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Fire chief: Early year fires highlight need for safety measures

By Staff | Jan 17, 2020

The new year brought tragedy to two central North Dakota families last week as house fires left adults and children homeless in Rugby and caused injuries and death in McClusky.

Last Monday evening in Rugby, Tara Johnson-Dupuis, her mother, Kay Johnson, her boyfriend, Kris Broe and her four children were left homeless after their residence on Second Street Northwest burned.

Two days later, a McClusky child died in a house fire and the child’s family suffered burns requiring hospitalization at a St. Paul, Minn., burn center, according to North Dakota news reports.

Rugby Volunteer Fire Department Chief David Schneibel told the Tribune the number of house fires can spike upward in winter.

“There are (more house fires) because of the heating appliances and a lot of the individuals using space heaters are a major concern,” Schneibel said.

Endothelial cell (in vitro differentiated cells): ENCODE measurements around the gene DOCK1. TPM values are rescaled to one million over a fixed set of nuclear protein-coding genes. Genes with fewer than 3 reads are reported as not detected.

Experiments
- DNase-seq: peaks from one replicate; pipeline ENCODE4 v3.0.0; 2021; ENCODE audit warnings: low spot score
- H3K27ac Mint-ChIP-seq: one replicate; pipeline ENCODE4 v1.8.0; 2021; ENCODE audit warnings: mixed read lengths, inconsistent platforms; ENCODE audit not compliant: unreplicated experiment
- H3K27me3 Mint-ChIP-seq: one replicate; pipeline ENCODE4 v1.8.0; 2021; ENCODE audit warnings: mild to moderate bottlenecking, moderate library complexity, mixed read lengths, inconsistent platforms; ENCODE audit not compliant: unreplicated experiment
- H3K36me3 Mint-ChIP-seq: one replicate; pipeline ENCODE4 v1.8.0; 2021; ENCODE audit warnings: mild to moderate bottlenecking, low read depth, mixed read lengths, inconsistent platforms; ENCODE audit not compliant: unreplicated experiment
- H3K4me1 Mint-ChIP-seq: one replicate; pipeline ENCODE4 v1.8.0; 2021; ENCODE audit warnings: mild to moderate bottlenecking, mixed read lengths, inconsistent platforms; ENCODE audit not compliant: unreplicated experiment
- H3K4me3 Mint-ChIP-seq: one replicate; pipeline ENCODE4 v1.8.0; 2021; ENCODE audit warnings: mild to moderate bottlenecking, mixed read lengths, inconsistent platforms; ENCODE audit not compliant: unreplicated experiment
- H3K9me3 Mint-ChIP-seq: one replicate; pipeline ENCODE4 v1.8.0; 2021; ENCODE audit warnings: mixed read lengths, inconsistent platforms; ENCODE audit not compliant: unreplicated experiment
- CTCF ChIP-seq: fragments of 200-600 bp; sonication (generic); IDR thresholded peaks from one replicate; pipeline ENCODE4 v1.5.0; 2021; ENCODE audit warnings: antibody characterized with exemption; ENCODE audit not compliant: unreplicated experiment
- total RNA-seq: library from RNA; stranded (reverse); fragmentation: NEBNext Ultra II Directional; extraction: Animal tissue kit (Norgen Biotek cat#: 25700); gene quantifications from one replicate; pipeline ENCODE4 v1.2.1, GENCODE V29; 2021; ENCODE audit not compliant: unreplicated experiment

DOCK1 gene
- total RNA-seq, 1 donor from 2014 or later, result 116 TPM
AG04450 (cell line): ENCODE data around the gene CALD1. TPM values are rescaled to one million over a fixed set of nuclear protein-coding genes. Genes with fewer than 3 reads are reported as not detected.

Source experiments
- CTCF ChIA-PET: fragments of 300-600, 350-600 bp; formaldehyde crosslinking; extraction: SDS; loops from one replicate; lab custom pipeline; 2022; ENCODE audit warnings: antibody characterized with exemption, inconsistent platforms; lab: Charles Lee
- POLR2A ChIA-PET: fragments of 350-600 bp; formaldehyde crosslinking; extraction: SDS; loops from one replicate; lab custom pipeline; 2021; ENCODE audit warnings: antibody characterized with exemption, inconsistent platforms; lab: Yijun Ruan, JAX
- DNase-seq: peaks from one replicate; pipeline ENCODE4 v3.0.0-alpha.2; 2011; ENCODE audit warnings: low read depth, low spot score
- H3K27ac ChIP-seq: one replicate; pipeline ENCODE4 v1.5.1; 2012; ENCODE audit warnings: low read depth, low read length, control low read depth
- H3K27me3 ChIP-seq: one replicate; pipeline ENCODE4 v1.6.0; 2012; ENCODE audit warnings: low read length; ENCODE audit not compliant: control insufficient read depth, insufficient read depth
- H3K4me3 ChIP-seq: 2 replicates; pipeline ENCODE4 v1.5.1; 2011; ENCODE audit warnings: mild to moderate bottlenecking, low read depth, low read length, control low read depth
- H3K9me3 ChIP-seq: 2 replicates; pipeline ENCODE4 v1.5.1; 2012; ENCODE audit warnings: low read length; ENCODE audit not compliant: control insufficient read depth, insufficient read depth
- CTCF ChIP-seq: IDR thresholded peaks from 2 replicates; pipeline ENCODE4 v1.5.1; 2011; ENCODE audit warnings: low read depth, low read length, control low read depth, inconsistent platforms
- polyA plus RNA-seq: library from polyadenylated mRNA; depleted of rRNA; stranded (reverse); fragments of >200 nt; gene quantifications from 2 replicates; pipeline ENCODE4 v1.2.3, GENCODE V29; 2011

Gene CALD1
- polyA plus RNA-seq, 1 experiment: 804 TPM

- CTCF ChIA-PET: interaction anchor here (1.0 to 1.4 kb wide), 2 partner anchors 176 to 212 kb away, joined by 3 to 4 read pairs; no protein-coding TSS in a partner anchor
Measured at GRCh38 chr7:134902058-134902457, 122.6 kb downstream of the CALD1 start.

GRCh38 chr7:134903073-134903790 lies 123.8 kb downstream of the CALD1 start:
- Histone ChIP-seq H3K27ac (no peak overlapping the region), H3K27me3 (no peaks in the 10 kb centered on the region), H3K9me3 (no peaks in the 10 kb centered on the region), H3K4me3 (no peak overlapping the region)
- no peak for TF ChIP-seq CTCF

“One of the major things (to prevent winter house fires) is having your heating system serviced every year before you turn it on for the winter,” Schneibel noted. He also said chimney cleaning is especially important.

“Another thing,” Schneibel added, “Limit your use of space heaters. Part of (the problem) is people don’t use them correctly, or they’re just placing them too close to other items in the house. Another problem with them is people plug them into extension cords. Extension cords usually aren’t rated to carry that kind of energy, so that’ll cause them to short out or cause the outlets to have problems.”

Servicing heating systems and limiting the use of space heaters “are really the two main things as far as preventing house fires,” Schneibel said.

Schneibel mentioned another cause of fires.